Pong arrived in homes in 1975, so I suspect it set the tone, since it was non-technical buyers who needed to use tv sets. It was 1977 and the Apple II that really melded modulators to home computers, if yiu wanted colir, it was most likely the family tv set. The Commodore PET had a built in monitor, the TRS-80 had a monitor to match.

          There weren’t many options in the early days, you needed to add an input to a tv set unless you scrounged a surplus monitor or terminal. Even in 1980, I used a Ball Brothers surplus monitor, something like 7″ with my OSI Superboard, then had to modify my Radio Shack Color Computer in 1984 to bypass the RF modulator since it had no composite output.

          It’s true, VCRs likely drove the need for inputs more than computers, or video games.

  2. Lucky you. Our Goodwill and others won’t take tube TV’s even little portables. They also wont take flat panel TV’s more than 2 inches (5 to 6 cm) thick because of mercury tube backlights.

    1. None of my local thrift stores will take em but now and then one slips in. My best find was a beastly 32″ WEGA TV that worked for $10. Had everything but HDMI input and worked great for my gaming. But next time I find one I will get 6 pack beer and call a couple friends to help me move it for the beer, lifting that 32″ by myself into a cart was hard!!! Then I had to move it from my cart to my car. My car had white flags waving before I even started!!!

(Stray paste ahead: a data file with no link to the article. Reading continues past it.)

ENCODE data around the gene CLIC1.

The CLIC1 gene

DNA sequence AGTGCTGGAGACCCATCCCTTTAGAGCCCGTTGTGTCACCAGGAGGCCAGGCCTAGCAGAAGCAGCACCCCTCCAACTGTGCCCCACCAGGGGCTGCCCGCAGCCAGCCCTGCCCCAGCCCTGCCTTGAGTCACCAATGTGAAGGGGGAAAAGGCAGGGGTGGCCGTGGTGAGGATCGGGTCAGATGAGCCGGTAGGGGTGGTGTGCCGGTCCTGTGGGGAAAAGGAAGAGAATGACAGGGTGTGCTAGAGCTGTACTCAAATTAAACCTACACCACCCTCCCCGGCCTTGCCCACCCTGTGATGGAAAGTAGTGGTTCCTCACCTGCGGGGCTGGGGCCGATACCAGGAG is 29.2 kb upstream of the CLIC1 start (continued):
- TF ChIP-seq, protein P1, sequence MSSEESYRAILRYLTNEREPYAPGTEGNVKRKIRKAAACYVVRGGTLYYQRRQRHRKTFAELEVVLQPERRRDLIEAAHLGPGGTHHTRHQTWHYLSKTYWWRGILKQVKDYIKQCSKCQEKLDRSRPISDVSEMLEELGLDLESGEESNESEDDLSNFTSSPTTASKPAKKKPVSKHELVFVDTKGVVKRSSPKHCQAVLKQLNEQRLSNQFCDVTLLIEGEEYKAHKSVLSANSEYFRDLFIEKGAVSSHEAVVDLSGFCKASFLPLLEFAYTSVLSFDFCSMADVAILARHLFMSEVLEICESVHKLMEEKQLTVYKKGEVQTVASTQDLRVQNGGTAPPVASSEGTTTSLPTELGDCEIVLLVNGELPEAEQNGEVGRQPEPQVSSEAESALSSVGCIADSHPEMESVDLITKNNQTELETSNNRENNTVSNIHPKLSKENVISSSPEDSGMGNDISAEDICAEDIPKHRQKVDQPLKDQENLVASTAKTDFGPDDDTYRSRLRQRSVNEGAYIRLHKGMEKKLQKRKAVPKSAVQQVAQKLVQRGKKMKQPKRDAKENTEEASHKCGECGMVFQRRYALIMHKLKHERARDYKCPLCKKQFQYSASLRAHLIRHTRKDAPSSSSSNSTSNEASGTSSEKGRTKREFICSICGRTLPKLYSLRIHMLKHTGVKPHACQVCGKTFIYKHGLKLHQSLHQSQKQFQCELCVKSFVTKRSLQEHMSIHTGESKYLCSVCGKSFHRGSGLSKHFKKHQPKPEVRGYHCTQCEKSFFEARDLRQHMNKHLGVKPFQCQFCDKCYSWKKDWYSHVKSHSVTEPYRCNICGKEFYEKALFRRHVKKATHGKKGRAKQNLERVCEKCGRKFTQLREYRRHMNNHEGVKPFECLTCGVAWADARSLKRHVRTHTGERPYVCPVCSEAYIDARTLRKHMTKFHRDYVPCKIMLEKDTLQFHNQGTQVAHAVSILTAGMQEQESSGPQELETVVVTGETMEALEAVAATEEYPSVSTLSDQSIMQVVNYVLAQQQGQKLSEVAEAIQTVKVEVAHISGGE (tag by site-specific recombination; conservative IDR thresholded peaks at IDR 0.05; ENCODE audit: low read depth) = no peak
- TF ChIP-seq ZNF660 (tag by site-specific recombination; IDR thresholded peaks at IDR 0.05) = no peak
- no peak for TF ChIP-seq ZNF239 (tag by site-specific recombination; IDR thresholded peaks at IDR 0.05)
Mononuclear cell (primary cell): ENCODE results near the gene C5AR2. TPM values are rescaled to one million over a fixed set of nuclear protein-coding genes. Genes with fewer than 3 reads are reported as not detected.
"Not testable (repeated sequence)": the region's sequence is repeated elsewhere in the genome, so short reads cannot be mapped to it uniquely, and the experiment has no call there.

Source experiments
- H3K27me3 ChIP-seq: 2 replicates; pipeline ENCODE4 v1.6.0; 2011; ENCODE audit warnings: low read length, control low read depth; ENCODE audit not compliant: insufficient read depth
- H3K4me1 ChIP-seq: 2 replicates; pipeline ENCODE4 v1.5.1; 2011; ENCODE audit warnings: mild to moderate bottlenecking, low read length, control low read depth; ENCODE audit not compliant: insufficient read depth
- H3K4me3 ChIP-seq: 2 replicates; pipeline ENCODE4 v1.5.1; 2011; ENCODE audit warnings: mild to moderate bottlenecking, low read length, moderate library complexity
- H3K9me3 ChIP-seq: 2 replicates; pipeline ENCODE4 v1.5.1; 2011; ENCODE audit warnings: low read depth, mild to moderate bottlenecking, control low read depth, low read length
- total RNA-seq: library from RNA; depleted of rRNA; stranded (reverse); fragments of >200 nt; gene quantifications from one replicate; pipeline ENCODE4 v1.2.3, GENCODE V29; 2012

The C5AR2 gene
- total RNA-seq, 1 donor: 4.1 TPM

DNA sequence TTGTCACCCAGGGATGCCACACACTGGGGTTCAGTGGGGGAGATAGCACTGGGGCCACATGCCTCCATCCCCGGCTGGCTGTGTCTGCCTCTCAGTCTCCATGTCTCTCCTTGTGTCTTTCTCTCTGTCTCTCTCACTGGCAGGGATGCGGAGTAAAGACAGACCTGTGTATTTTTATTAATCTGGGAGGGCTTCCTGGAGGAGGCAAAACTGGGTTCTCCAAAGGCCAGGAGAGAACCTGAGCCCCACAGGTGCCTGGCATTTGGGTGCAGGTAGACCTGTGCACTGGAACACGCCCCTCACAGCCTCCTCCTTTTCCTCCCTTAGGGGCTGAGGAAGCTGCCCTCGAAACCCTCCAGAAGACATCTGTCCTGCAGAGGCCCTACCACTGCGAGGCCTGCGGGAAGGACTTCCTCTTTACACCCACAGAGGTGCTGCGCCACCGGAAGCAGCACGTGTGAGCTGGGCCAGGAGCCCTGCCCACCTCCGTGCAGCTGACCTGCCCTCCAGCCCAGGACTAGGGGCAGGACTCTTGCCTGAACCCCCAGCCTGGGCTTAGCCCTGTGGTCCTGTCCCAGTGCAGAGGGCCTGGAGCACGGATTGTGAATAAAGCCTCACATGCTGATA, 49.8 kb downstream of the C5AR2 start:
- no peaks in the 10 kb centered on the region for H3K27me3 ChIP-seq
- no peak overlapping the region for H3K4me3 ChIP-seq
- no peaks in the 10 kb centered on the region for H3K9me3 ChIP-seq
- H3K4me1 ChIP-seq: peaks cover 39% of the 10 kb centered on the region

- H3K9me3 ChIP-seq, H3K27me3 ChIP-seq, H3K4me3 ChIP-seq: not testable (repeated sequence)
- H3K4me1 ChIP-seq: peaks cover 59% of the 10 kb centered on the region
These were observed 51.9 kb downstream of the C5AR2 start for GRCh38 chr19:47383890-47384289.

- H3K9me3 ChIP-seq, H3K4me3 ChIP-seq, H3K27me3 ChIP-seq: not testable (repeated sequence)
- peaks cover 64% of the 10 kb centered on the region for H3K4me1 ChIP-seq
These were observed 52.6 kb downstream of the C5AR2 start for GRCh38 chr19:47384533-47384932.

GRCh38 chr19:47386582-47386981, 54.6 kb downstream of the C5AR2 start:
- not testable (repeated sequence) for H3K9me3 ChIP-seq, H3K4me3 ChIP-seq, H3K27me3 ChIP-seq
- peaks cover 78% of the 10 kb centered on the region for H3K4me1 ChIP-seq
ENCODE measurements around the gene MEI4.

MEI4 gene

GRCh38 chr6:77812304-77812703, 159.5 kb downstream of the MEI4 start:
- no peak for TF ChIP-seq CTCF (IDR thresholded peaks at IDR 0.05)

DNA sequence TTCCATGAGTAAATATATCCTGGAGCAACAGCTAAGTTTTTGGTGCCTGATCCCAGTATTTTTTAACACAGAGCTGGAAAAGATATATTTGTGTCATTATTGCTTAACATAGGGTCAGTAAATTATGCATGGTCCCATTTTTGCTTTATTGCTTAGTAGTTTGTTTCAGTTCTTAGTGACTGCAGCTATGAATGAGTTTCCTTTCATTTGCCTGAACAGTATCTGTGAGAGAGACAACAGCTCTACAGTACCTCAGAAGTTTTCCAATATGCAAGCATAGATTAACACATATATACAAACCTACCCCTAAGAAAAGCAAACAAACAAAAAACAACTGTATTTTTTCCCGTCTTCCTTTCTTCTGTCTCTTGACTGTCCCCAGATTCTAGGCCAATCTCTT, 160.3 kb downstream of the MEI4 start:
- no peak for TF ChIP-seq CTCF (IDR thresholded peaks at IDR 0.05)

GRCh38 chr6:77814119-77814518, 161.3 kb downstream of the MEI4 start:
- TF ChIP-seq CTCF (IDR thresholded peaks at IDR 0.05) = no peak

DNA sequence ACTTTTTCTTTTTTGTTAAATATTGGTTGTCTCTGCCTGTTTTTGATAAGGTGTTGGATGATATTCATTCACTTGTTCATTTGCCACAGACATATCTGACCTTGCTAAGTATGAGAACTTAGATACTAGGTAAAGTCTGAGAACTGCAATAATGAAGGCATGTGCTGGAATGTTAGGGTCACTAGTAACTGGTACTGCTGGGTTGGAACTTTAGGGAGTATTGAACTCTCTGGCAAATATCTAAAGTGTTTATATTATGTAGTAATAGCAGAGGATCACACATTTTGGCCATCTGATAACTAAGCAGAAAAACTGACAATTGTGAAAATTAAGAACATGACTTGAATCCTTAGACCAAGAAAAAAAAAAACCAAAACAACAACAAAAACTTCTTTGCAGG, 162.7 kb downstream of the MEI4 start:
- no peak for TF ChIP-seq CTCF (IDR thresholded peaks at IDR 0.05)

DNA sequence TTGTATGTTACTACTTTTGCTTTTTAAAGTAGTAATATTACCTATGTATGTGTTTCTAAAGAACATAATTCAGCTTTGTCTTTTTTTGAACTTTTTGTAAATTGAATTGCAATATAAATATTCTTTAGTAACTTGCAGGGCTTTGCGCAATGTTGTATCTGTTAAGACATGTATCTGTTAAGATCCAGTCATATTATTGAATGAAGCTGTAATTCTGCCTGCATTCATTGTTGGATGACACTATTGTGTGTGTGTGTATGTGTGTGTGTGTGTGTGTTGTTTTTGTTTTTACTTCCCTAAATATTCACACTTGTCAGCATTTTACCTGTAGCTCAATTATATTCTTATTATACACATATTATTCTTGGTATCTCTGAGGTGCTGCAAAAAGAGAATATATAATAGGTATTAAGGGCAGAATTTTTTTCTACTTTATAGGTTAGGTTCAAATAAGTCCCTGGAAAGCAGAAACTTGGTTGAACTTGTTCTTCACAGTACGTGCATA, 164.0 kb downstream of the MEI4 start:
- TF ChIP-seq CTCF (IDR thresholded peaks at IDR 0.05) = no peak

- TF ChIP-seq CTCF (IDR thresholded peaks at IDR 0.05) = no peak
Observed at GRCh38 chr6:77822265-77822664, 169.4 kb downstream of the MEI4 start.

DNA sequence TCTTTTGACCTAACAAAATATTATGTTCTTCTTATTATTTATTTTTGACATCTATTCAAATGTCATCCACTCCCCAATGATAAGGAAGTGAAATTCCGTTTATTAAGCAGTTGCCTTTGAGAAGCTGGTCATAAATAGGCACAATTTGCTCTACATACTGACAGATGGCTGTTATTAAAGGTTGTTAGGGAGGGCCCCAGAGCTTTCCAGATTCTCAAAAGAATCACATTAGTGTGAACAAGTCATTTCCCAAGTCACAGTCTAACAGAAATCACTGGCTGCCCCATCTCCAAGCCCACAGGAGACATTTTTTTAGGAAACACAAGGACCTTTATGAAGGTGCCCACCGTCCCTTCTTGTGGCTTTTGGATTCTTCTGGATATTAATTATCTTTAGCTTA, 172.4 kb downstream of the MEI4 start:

3. There weren’t any black and white TVs made in the 1970s because that’s when color TV became standardized, and zero black & white TVs had printed circuit boards. Even early color TVs were hard wired vacuum tube circuitry at first.

    1. For those of us the grew up in the 70s, there were lots of black and white TVs at the time. For example, check out Zenith. Just like low price TVs today may not have all the smart capabilities, the cheaper TVs of the 70s tend to be black and white. The old TVs were both PCB and tube based.

      1. Interestingly, today it’s apparently more likely that cheap tvs have smart features, because they can subsidize the cost through “post-sale monetization”. But point well made: presence of a newer/fancier option doesn’t mean the old one goes away. Look at the release dates of various x86 processors: it was years before most saw any significant adoption.